|Understanding urban inequalities in children’s linear growth outcomes: a trend and decomposition analysis of 39,049 children in Bangladesh (2000-2018)|
||Hayman Win, Jordyn Wallenborn, Nicole Probst-Hensch and Günther Fink
||BMC Public Health, Volume 21, issue 2192; DOI:https://doi.org/10.1186/s12889-021-12181-x
Despite significant progress in reducing child undernutrition, Bangladesh remains among the top six countries globally with the largest burden of child stunting and has disproportionately high stunting prevalence among the urban poor. We use population representative data to identify key predictors of child stunting in Bangladesh and assess their contributions to linear growth differences observed between urban poor and non-poor children.
We combined six rounds of Demographic and Health Survey data spanning 2000-2018 and used official poverty rates to classify the urban population into poor and non-poor households. We identified key stunting determinants using stepwise selection method. Regression-decomposition was used to quantify contributions of these key determinants to poverty-based intra-urban differences in child linear growth status.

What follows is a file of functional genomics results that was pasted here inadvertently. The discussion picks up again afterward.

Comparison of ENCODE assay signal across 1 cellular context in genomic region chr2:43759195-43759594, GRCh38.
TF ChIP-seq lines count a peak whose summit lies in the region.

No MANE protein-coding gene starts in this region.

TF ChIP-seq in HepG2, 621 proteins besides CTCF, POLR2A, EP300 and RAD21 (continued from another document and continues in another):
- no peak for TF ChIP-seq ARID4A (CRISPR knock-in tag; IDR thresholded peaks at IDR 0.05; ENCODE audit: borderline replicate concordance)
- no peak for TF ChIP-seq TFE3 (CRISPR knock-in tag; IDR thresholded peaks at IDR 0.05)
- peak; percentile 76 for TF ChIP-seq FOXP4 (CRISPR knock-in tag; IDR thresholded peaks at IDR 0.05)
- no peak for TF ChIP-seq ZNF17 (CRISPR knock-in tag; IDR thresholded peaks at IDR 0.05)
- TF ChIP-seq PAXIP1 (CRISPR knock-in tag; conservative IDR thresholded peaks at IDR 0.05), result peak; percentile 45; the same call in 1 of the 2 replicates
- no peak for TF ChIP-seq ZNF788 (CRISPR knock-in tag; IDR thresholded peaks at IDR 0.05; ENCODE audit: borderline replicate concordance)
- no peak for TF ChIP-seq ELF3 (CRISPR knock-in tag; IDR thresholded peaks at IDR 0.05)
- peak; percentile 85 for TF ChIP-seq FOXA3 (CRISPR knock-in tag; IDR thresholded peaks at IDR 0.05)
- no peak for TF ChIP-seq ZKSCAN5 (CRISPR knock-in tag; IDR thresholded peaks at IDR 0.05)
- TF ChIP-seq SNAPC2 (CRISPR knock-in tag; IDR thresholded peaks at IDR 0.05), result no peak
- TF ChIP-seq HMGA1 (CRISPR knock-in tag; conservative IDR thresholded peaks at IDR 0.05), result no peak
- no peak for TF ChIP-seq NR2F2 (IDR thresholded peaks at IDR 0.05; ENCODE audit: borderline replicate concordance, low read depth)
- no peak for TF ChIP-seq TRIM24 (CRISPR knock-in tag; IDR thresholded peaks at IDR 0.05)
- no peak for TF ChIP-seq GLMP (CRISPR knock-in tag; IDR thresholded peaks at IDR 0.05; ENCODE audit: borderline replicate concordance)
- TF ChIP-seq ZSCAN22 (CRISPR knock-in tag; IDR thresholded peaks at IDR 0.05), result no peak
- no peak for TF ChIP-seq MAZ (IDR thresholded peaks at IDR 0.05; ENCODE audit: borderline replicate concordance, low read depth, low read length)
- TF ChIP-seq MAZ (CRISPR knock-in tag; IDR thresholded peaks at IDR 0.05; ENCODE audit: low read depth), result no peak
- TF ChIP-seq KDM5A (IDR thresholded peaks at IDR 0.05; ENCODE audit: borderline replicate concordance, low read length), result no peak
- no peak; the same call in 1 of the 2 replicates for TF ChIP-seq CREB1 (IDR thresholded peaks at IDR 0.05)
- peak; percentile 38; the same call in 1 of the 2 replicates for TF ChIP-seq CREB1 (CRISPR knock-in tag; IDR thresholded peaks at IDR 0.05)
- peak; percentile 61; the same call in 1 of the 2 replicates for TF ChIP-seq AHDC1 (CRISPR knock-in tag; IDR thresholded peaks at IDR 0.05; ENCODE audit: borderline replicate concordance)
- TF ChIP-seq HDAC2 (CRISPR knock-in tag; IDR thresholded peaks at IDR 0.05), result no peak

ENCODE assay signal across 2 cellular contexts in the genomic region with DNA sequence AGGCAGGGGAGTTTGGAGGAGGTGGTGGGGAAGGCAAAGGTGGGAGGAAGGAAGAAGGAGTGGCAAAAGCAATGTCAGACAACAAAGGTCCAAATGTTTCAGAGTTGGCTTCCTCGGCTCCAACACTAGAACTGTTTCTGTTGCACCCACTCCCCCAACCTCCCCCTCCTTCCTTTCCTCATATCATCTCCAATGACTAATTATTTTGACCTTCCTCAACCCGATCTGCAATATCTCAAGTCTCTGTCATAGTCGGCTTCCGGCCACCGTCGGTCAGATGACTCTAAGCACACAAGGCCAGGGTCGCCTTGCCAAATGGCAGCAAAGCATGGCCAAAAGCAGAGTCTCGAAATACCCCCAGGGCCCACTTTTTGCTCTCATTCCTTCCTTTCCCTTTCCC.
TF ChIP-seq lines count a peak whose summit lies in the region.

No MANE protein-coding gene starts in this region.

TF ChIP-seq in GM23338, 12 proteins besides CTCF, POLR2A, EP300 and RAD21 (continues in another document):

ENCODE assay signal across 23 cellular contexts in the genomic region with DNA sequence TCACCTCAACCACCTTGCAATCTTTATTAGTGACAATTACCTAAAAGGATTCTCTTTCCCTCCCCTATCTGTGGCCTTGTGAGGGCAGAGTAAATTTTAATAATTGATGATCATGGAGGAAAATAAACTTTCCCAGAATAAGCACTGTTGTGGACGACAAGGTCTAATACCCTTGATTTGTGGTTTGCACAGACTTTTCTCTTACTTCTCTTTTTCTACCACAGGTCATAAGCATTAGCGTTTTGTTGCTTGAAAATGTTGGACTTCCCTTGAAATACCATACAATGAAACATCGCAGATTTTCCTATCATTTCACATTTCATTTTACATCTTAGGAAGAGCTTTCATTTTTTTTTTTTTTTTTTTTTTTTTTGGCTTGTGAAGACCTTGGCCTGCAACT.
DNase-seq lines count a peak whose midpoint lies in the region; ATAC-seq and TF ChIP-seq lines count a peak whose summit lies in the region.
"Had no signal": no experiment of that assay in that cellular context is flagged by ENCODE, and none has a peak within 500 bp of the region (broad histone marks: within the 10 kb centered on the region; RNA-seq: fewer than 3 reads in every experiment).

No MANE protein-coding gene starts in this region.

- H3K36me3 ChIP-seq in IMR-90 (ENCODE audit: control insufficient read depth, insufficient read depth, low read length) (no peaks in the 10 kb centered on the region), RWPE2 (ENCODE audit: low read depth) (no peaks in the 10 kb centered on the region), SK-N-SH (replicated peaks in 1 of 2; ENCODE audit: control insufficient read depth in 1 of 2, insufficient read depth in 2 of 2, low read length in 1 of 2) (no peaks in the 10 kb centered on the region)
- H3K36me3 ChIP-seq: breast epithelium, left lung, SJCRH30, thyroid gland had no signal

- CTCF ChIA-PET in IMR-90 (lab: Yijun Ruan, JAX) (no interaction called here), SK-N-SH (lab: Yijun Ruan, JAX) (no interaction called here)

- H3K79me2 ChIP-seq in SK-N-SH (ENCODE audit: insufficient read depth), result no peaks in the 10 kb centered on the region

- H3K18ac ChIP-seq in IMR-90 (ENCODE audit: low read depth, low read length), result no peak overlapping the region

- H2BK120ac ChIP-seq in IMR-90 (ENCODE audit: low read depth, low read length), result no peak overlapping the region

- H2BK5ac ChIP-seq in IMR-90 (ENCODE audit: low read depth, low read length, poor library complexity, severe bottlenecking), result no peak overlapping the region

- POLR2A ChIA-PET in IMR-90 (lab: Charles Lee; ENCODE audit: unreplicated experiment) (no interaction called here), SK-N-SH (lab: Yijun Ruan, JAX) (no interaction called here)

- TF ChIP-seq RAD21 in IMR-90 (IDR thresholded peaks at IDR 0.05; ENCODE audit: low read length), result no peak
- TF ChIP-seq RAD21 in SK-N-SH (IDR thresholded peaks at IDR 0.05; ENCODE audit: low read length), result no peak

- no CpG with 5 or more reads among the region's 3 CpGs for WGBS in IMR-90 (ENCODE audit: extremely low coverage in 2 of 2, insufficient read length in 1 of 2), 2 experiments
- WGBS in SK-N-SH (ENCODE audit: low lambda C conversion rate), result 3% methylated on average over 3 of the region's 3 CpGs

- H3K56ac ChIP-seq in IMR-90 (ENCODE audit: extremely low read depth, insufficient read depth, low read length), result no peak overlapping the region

Key stunting determinants identified in our study predicted 84% of the linear growth difference between urban poor and non-poor children. Child’s place of birth (27%), household wealth (22%), maternal education (18%), and maternal body mass index (11%) were the largest contributors to the intra-urban child linear growth gap. Difference in average height-for-age z score between urban poor and non-poor children declined by 0.31 standard deviations between 2000 and 2018. About one quarter of this observed decrease was explained by reduced differentials between urban poor and non-poor in levels of maternal education and maternal underweight status.
Although the intra-urban disparity in child linear growth status declined over the 2000-2018 period, socioeconomic gaps remain significant. Increased nutrition-sensitive programs and investments targeting the urban poor to improve girls’ education, household food security, and maternal and child health services could aid in further narrowing the remaining linear growth gap.